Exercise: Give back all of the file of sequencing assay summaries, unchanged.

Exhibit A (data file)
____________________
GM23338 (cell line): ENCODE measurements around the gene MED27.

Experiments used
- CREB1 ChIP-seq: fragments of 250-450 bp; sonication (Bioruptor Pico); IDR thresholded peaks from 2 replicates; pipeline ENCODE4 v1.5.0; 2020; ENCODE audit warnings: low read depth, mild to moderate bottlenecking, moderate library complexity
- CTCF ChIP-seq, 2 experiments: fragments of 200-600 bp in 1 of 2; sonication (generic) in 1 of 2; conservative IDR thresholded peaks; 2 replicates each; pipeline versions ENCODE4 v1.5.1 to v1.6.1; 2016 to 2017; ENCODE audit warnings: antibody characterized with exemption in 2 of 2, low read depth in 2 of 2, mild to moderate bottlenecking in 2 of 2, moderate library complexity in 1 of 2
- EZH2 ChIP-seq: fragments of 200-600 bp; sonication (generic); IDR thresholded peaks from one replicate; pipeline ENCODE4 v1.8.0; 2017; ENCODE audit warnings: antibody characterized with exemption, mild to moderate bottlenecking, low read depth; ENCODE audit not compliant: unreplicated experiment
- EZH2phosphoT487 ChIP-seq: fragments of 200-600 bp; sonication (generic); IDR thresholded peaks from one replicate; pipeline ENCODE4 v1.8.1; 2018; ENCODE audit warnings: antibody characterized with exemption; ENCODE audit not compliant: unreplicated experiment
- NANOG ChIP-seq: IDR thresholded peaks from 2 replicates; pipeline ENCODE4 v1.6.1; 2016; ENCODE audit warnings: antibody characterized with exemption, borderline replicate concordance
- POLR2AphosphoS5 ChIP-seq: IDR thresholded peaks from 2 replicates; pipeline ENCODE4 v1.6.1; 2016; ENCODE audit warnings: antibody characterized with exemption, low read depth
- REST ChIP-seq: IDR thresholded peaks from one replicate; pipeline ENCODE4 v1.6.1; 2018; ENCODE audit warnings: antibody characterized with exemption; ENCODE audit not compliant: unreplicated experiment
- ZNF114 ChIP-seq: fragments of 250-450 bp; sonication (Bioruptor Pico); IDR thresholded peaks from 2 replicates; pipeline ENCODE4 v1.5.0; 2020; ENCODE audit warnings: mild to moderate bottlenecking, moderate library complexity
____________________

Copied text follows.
GM23338 (cell line): ENCODE measurements around the gene MED27.

Experiments used
- CREB1 ChIP-seq: fragments of 250-450 bp; sonication (Bioruptor Pico); IDR thresholded peaks from 2 replicates; pipeline ENCODE4 v1.5.0; 2020; ENCODE audit warnings: low read depth, mild to moderate bottlenecking, moderate library complexity
- CTCF ChIP-seq, 2 experiments: fragments of 200-600 bp in 1 of 2; sonication (generic) in 1 of 2; conservative IDR thresholded peaks; 2 replicates each; pipeline versions ENCODE4 v1.5.1 to v1.6.1; 2016 to 2017; ENCODE audit warnings: antibody characterized with exemption in 2 of 2, low read depth in 2 of 2, mild to moderate bottlenecking in 2 of 2, moderate library complexity in 1 of 2
- EZH2 ChIP-seq: fragments of 200-600 bp; sonication (generic); IDR thresholded peaks from one replicate; pipeline ENCODE4 v1.8.0; 2017; ENCODE audit warnings: antibody characterized with exemption, mild to moderate bottlenecking, low read depth; ENCODE audit not compliant: unreplicated experiment
- EZH2phosphoT487 ChIP-seq: fragments of 200-600 bp; sonication (generic); IDR thresholded peaks from one replicate; pipeline ENCODE4 v1.8.1; 2018; ENCODE audit warnings: antibody characterized with exemption; ENCODE audit not compliant: unreplicated experiment
- NANOG ChIP-seq: IDR thresholded peaks from 2 replicates; pipeline ENCODE4 v1.6.1; 2016; ENCODE audit warnings: antibody characterized with exemption, borderline replicate concordance
- POLR2AphosphoS5 ChIP-seq: IDR thresholded peaks from 2 replicates; pipeline ENCODE4 v1.6.1; 2016; ENCODE audit warnings: antibody characterized with exemption, low read depth
- REST ChIP-seq: IDR thresholded peaks from one replicate; pipeline ENCODE4 v1.6.1; 2018; ENCODE audit warnings: antibody characterized with exemption; ENCODE audit not compliant: unreplicated experiment
- ZNF114 ChIP-seq: fragments of 250-450 bp; sonication (Bioruptor Pico); IDR thresholded peaks from 2 replicates; pipeline ENCODE4 v1.5.0; 2020; ENCODE audit warnings: mild to moderate bottlenecking, moderate library complexity